Monday, July 11, 2011

Reader question - If given the chance, should I proposition an actor with my script?

I've been sitting on this email for a couple months now, so I should probably just get to it:

I just found your blog about a week ago and have DEVOURED have some good stuff on there. I really enjoyed reading the cliché series.

So, it got me thinking about a few questions I didn't see on your blog that I thought you might be able to answer.

And at the risk of sounding like the amateur that I am, I'll go for it and ask...

If I ever got the chance to ask a actor/actress if they'd be interested in reading one of my scripts should I or would that be a big no-no?

Or instead of asking them to read the whole script should I ask if I could send a query to their agent?

Also, should I have an agent before I do that? Or wait until the actor/actress gets back saying that they loved or hated it and be able to put that on my query letter to agents if it was positive feedback?

I haven't had the opportunity to meet anybody but, I wanted to be prepared and know what I could do if I did.

Very complicated question, and one that's going to run up against a lot of variables. I'll do my best to account for everything.

Let's first address an important fact - there are very few actors with the power to get a film made just by being attached to it. So if you're at a party and happen to bump into, say, Treat Williams, don't kick yourself later for not giving him your script. I'm not saying that a working actor can't be a good connection, but you definitely want to temper your expectations.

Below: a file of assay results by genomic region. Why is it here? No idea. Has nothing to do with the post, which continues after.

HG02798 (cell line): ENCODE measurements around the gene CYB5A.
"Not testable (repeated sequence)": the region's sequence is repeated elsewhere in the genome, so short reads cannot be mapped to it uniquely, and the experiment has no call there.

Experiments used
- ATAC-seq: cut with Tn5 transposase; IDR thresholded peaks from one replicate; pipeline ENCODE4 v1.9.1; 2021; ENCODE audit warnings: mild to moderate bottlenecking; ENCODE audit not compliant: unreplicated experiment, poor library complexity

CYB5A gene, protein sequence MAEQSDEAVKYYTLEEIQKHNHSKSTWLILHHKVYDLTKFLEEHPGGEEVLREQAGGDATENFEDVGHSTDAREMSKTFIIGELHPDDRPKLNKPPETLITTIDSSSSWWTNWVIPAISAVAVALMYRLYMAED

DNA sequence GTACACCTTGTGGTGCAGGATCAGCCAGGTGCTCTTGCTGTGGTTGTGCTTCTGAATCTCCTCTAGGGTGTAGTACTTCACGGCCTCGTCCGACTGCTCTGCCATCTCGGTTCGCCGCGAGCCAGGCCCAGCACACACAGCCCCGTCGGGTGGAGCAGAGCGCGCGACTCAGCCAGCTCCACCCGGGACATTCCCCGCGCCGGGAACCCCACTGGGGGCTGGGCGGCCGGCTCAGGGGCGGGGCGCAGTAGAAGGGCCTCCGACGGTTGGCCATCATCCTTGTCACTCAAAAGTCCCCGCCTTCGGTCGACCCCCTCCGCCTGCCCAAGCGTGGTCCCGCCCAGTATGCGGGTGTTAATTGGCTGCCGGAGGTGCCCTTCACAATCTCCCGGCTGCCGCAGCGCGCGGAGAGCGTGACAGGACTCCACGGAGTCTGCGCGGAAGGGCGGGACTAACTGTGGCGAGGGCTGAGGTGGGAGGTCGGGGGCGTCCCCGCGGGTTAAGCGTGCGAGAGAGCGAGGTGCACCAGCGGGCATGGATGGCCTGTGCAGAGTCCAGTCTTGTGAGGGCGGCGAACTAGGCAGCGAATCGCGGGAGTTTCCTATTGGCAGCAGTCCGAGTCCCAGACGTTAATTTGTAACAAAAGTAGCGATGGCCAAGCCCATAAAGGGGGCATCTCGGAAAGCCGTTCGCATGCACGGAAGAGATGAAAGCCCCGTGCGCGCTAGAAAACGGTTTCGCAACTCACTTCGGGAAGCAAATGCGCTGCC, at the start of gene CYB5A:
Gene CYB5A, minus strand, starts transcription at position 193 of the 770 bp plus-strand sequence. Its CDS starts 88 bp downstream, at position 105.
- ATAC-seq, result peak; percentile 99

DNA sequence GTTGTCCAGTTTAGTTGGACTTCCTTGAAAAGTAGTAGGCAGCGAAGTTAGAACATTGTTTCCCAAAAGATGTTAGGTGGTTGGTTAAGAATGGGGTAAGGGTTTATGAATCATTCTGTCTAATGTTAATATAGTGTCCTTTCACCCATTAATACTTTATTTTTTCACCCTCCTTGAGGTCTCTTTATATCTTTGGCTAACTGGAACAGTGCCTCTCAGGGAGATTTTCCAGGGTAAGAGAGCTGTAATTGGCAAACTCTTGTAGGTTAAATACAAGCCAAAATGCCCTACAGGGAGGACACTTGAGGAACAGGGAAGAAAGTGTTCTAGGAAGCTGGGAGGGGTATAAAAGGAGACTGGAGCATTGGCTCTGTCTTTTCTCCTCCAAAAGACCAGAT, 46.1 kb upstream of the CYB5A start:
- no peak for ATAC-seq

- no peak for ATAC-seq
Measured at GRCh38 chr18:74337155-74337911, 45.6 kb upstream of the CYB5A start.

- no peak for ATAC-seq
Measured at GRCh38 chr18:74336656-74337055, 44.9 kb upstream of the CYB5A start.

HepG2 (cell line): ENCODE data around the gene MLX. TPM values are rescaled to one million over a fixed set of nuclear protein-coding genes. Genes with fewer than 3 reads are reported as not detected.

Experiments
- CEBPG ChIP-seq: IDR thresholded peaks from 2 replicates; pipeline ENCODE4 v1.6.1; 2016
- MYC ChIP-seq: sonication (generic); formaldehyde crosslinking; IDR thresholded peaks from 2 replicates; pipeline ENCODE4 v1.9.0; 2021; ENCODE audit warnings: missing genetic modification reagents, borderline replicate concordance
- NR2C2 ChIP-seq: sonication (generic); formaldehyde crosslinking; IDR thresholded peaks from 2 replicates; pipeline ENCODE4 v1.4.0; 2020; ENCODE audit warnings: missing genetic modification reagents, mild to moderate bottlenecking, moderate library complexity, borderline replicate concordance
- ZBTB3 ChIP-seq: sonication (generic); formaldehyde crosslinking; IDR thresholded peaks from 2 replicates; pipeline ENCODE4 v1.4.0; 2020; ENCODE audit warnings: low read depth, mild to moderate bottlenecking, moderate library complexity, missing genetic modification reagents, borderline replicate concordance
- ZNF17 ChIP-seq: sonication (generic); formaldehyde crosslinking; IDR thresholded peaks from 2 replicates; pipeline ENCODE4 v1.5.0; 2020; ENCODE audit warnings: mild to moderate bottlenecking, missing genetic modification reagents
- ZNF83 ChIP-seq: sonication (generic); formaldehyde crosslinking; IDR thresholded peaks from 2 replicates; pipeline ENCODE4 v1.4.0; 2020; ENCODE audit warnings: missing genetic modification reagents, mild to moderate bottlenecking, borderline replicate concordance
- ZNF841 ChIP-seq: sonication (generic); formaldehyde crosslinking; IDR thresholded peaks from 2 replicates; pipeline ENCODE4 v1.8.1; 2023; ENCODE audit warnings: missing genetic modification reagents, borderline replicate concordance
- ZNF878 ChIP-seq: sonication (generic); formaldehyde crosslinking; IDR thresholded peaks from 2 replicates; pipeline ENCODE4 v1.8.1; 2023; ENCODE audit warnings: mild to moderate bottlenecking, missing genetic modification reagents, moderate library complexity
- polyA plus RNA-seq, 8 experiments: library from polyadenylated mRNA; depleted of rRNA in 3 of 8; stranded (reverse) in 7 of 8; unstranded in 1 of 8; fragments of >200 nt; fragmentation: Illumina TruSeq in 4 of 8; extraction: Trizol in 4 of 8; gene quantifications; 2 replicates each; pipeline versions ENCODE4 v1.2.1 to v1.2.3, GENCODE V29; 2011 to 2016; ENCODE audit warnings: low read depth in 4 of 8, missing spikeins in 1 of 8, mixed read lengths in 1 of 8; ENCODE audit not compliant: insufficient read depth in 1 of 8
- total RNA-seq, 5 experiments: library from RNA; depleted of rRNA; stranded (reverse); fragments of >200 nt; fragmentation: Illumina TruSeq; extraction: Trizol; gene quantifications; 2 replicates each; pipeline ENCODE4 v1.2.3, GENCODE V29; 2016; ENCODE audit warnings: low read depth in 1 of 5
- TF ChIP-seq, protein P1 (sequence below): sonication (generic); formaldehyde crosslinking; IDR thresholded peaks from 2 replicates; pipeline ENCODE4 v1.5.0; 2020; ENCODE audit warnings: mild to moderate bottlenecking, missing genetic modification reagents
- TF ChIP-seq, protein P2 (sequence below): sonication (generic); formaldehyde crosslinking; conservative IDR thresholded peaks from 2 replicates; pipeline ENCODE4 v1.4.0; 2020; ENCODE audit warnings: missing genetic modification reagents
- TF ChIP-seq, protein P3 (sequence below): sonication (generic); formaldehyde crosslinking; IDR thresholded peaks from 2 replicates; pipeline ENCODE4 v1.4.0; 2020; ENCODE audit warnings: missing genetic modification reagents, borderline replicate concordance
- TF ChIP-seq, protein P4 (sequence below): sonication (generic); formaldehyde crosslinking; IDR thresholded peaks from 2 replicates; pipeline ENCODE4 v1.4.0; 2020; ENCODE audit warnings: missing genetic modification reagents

Important fact #2 - asking someone to read your script is a big deal. It's true of asking working screenwriters, and it's equally true of asking actors. It's not something I'd usually feel comfortable asking someone who I just met. I was recently at a party where I met a couple actors whom I've been watching on TV for a decade or so. I even managed to strike up a pretty good repor with one of them and we had a good conversation about movies, TV, the business, life in general... but at no point did it ever cross my mind that it'd be a good idea to push my script on him.

If possible, you can put it out there that you're a writer. It's bound to come up in conversation, and usually the person you're talking to will likely ask not only what you do, but what kinds of stuff you write as well. This is your chance - be able to sum up the script succinctly:

"It's about a cop who has to save people from a bus that will explode if it goes under 50 mph."

"It's about a police chief on Martha's Vineyard who's faced with stopping a man-eating shark from killing the beachgoers on the biggest tourist weekend of the year."

"It's about a killing machine from the future who comes back in time to murder the mother of the leader of the resistance against it before he's even born."

If possible, tell the concept in a way that makes the lead role appealing - play to the actor's vanity.